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Utah weather: Warning issued for Wasatch Front heat; monsoons increase

Dustin Perry, 9, center, and his brother, Dana Perry, 4, play in the water at the Amphitheater Park splash pad in Sandy on June 9. Most of the Wasatch Front is listed within an excessive heat warning between Tuesday afternoon and Thursday night.

Dustin Perry, 9, center, and his brother, Dana Perry, 4, play in the water at the Amphitheater Park splash pad in Sandy on June 9. Most of the Wasatch Front is listed within an excessive heat warning between Tuesday afternoon and Thursday night. (Spenser Heaps, Deseret News)

Estimated read time: 4-5 minutes

SALT LAKE CITY — Utah weather is all over the place this week.

The National Weather Service issued an excessive heat warning for most valley communities along the Wasatch Front and in northern Utah, which takes effect Tuesday afternoon and remains in place through at least the end of Thursday. Meanwhile, the agency's meteorologists say other parts of the state could experience flash flooding as a result of monsoonal moisture arriving in the state.

Feeling the heat

Monday was a "cool down" of sorts for the Wasatch Front. The high of 97 degrees matched the lowest high temperature of the past 10 days in Salt Lake City, snapping a streak of three days with at least 100 degrees in Utah's capital city.

KSL meteorologist Matt Johnson said the high-pressure system that was forecast to arrive from the southeast is now over the state, and it's fueling the hot temperatures expected Tuesday and through the end of the week.

The weather service's warning includes communities in the Salt Lake Valley north to Brigham City, as well as Tooele and Rush valleys, eastern Box Elder County and the desert and mountains by the Great Salt Lake. Federal meteorologists wrote that "dangerously hot conditions" with highs of 100 to 104 degrees are forecast for those areas between Tuesday and Thursday. Overnight temperatures are forecast only drop to the mid-to-upper 70s during that time before the warning expires at the end of Thursday.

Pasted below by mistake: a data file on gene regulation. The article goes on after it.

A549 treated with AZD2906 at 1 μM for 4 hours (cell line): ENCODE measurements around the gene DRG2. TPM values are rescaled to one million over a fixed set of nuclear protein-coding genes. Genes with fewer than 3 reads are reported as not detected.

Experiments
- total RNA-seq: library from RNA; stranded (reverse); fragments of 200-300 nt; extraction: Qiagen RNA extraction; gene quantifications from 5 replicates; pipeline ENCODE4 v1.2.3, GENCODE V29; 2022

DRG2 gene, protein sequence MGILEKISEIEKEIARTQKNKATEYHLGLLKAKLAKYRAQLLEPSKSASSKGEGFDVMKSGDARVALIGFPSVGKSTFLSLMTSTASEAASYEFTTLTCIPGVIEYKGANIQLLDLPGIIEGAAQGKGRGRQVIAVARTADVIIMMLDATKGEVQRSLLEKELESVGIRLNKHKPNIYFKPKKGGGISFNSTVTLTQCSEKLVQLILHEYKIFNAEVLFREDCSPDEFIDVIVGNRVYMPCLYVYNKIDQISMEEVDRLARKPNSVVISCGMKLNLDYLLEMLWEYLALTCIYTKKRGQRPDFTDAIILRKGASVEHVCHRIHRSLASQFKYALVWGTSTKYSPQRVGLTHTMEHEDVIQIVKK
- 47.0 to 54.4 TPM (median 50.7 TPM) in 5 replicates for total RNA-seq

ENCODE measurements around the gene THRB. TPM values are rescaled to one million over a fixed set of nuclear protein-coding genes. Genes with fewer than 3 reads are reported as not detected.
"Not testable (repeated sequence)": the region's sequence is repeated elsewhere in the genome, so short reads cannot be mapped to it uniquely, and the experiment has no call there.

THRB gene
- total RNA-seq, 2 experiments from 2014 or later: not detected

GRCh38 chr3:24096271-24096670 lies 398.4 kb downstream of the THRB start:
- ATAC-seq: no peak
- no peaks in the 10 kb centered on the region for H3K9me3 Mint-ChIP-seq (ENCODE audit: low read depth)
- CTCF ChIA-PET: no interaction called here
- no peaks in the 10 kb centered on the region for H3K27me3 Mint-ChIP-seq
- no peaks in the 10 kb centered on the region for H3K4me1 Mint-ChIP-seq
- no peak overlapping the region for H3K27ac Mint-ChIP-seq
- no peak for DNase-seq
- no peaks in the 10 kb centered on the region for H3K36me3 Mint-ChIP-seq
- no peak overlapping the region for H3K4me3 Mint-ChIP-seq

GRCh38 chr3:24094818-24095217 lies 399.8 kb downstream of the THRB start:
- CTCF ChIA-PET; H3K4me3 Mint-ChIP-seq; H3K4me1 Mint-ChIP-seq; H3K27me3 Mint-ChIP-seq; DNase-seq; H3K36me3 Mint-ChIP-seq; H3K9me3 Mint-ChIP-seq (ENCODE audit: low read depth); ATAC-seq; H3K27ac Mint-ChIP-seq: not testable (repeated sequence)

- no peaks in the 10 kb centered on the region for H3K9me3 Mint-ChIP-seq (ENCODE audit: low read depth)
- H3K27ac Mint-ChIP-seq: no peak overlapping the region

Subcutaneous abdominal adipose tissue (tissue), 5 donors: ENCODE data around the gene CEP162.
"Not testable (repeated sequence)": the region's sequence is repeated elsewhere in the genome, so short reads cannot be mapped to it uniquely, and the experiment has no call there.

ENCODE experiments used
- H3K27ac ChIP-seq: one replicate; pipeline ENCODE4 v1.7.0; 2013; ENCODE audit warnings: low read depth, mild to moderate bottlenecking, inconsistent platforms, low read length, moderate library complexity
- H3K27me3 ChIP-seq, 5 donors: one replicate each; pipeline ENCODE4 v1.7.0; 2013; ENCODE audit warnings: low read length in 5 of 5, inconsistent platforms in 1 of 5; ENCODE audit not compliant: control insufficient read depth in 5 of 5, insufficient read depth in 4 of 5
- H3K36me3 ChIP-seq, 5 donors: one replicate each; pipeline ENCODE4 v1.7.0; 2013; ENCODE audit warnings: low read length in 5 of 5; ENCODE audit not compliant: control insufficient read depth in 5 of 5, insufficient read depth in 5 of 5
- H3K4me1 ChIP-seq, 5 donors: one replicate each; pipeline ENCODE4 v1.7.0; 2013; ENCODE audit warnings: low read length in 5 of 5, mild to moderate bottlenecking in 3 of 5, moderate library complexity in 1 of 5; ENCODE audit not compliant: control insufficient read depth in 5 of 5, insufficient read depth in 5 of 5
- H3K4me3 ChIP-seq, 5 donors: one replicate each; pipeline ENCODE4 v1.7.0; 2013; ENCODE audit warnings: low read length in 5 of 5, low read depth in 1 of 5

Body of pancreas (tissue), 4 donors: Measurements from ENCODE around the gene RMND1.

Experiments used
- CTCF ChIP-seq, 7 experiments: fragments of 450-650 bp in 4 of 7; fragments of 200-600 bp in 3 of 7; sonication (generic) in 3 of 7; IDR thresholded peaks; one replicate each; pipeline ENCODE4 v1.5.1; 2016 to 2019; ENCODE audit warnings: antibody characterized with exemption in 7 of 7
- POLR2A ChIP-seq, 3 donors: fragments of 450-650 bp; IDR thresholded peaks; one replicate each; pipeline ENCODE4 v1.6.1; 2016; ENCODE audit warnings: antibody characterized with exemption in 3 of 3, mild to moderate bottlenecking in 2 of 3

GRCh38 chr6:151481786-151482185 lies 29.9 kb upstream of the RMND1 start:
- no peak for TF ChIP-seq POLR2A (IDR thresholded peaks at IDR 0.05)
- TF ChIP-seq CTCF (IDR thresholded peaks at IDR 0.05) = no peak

"Extreme heat will significantly increase the potential for heat-related illnesses, particularly for those working or participating in outdoor activities," the alert states.

Utah County's valleys are listed in a heat advisory, which states temperatures won't be quite as hot but still hot enough to impact health. Highs in St. George will also exceed 100 this week, though, that's not as unusual.

The weather service recommends that people:

  • Drink plenty of fluids.
  • Stay in an air-conditioned room, or at least out of the sun, and check up on relatives and neighbors. Wear lightweight and loose-fitting clothing when possible.
  • Take extra precautions if you work or spend time outside, including possibly rescheduling any strenuous activities to early morning or evening.
  • Never leave young children or pets in unattended vehicles under any circumstances.
  • Check up on relatives and neighbors who may be prone to heat-related illnesses.

The heat doesn't only pose a problem for people but infrastructure, too. The Utah Department of Transportation reported that excessive heat caused concrete panels on the edge of a bridge to buckle at 11400 South and approximately 500 West on Sunday. The agency warned it could happen in other areas amid the ongoing heat this week.

"When we're getting temperatures of 100 degrees plus, you're looking at roadway temperatures of 120, 125, 130. So, what's happening is the concrete is expanding," Jake Brown, the agency's Region 2 South Area supervisor, told KSL-TV on Monday.

Monsoons return

Meanwhile, monsoonal moisture is expected to continue across parts of the state on Tuesday before strengthening on Wednesday and Thursday, resulting in scattered showers and thunderstorms over the next few days.

The National Weather Service tweeted there are moderate risks for flash floods, especially at slot canyons, dry washes and fire burn scars in southern Utah.

The agency added that flash floods are possible at all of the large parks in southern Utah over the next few days. The risk is listed as "probable" on Wednesday at Capitol Reef National Park and the San Rafael Swell, as well as Grand Staircase-Escalante and Natural Bridges national monuments. Flash floods are also "probable" for most of the region's popular outdoor spaces on Thursday.

"Make sure you check in with (a) local official, visitor center or ranger station before heading out," the agency tweeted.

This pattern is also expected to continue throughout the remainder of the week, possibly resulting in pop-up storms throughout most of the state as the week continues, Johnson said.

Full seven-day forecasts for areas across Utah can be found online, at the KSL Weather Center.

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Carter Williams is an award-winning reporter who covers general news, outdoors, history and sports for He previously worked for the Deseret News. He is a Utah transplant by the way of Rochester, New York.


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